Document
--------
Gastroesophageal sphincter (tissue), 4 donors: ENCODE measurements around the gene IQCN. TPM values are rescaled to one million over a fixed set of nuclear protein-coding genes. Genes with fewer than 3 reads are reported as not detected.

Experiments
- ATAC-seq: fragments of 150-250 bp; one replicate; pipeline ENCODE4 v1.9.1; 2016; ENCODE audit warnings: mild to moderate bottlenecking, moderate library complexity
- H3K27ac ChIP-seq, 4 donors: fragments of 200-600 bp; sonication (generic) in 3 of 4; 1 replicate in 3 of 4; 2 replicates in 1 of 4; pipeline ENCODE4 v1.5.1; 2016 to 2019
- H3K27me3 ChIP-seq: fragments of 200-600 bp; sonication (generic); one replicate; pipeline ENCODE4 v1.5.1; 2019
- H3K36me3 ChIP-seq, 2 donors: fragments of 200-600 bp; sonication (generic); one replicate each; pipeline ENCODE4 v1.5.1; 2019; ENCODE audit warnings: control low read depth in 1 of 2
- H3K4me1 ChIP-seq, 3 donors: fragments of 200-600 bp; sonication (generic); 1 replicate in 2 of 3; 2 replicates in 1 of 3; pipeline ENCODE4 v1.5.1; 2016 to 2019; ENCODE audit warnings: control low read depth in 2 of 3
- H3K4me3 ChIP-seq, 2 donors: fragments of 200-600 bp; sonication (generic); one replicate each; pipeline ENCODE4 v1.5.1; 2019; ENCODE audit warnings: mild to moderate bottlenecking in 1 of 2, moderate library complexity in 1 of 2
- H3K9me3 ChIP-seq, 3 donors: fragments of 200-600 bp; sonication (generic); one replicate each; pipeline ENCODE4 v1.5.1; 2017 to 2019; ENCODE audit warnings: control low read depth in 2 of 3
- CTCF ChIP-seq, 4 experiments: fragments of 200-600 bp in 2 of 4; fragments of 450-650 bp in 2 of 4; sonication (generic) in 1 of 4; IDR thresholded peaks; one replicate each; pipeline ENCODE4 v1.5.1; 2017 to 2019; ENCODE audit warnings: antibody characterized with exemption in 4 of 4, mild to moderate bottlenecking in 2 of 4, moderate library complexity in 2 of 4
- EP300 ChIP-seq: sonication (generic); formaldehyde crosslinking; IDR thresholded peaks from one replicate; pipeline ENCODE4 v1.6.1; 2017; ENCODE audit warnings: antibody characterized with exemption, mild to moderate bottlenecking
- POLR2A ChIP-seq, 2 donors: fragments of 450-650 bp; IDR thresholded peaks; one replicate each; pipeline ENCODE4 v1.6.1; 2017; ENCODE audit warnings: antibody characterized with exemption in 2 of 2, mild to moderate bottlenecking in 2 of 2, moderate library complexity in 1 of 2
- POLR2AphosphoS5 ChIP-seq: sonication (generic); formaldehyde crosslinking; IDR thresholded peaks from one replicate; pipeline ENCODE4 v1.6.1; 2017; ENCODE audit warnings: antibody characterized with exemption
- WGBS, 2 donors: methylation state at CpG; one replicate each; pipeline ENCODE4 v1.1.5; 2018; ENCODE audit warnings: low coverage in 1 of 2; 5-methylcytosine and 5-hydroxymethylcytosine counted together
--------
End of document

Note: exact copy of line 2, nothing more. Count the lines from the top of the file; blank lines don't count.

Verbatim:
Experiments